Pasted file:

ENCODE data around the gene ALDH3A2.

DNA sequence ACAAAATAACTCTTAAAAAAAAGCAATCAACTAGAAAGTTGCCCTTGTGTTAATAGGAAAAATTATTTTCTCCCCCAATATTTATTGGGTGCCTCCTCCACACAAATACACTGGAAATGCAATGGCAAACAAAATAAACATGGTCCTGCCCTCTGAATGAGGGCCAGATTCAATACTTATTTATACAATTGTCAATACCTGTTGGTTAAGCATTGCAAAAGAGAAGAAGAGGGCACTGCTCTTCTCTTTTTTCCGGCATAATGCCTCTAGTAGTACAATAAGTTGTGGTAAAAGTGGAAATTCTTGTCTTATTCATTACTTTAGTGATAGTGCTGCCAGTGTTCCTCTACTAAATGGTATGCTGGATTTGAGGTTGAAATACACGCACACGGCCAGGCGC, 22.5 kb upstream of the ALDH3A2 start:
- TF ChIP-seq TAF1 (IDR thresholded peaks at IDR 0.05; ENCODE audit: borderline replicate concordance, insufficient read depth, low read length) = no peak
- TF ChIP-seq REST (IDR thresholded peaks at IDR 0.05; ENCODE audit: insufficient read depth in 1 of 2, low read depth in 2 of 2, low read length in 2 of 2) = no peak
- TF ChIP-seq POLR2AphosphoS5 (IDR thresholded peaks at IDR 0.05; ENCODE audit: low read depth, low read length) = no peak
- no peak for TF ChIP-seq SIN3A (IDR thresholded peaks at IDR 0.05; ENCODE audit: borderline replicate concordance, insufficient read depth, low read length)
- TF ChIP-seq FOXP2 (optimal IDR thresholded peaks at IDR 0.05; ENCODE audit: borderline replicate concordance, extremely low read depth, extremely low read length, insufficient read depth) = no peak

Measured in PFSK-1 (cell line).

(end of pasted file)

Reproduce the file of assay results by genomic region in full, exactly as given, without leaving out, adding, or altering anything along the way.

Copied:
ENCODE data around the gene ALDH3A2.

DNA sequence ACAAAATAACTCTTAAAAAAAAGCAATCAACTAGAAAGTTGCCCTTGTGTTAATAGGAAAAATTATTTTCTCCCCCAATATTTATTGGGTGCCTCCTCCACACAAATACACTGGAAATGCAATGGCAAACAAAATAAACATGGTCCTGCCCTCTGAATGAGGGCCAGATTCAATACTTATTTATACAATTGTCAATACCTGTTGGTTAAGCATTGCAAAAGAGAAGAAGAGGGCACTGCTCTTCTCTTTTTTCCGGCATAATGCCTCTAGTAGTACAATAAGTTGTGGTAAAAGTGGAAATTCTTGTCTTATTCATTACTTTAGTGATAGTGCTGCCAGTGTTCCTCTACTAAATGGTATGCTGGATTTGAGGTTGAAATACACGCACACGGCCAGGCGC, 22.5 kb upstream of the ALDH3A2 start:
- TF ChIP-seq TAF1 (IDR thresholded peaks at IDR 0.05; ENCODE audit: borderline replicate concordance, insufficient read depth, low read length) = no peak
- TF ChIP-seq REST (IDR thresholded peaks at IDR 0.05; ENCODE audit: insufficient read depth in 1 of 2, low read depth in 2 of 2, low read length in 2 of 2) = no peak
- TF ChIP-seq POLR2AphosphoS5 (IDR thresholded peaks at IDR 0.05; ENCODE audit: low read depth, low read length) = no peak
- no peak for TF ChIP-seq SIN3A (IDR thresholded peaks at IDR 0.05; ENCODE audit: borderline replicate concordance, insufficient read depth, low read length)
- TF ChIP-seq FOXP2 (optimal IDR thresholded peaks at IDR 0.05; ENCODE audit: borderline replicate concordance, extremely low read depth, extremely low read length, insufficient read depth) = no peak

Measured in PFSK-1 (cell line).